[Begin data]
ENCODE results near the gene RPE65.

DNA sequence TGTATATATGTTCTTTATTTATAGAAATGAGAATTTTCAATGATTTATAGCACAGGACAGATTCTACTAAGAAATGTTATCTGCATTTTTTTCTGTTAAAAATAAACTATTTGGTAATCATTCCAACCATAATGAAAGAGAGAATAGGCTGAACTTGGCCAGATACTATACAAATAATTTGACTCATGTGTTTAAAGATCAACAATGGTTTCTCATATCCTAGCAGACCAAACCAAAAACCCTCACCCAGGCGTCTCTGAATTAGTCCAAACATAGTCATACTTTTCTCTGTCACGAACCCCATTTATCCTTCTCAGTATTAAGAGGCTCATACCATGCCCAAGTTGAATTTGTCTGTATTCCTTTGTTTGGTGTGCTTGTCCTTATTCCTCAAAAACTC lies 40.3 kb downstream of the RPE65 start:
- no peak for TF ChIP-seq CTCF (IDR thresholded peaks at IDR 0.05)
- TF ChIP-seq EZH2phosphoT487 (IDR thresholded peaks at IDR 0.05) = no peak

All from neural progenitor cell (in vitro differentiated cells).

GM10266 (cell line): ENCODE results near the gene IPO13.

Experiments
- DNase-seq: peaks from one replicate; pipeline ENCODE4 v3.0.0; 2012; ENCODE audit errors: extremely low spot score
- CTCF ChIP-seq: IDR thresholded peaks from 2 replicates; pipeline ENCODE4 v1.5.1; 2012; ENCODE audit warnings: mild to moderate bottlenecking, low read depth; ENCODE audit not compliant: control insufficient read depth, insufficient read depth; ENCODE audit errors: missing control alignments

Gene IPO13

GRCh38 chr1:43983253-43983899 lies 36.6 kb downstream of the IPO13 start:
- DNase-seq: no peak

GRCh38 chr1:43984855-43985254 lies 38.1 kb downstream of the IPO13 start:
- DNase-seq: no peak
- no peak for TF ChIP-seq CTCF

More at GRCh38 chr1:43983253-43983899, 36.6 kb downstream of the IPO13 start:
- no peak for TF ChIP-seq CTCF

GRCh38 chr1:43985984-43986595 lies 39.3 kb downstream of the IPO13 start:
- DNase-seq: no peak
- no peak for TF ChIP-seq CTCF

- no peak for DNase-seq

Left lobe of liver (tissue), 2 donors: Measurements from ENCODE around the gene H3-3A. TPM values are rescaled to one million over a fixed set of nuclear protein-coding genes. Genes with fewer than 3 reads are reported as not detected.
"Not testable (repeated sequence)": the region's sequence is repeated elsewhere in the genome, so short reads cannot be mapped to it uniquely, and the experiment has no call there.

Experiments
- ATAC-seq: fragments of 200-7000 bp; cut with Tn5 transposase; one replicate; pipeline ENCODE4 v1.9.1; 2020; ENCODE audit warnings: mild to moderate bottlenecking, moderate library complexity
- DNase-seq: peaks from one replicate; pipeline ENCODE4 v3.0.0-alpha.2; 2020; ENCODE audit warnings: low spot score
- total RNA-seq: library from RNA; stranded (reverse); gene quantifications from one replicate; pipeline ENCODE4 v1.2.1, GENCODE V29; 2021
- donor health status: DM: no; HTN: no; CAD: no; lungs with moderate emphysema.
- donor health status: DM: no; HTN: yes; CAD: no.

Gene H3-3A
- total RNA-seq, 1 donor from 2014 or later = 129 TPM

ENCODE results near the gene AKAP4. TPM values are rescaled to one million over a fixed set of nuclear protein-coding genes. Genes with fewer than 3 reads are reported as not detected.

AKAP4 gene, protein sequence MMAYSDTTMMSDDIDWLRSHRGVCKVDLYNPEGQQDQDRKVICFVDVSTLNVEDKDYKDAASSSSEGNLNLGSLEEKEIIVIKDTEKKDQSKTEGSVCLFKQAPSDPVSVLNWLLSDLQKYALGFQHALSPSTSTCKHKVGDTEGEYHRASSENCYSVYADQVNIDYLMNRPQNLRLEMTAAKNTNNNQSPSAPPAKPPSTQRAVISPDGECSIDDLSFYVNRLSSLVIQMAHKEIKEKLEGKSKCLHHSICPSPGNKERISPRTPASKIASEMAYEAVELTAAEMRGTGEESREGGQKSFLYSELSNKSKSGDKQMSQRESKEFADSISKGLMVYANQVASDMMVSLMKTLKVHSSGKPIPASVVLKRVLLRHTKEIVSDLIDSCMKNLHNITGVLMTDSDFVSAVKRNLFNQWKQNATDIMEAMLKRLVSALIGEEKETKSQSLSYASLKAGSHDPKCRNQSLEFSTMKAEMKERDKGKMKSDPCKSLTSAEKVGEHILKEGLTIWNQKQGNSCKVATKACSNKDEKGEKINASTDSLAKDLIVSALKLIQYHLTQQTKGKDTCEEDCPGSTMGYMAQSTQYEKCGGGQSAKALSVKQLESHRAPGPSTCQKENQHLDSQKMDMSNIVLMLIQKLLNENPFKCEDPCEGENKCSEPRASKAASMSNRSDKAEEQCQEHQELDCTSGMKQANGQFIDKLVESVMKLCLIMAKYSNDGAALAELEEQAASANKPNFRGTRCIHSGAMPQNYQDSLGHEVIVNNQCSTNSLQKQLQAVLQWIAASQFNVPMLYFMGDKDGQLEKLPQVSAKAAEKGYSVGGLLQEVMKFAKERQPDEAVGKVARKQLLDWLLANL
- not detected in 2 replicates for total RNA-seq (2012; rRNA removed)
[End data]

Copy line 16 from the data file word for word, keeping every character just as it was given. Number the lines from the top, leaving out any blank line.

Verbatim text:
More at GRCh38 chr1:43983253-43983899, 36.6 kb downstream of the IPO13 start: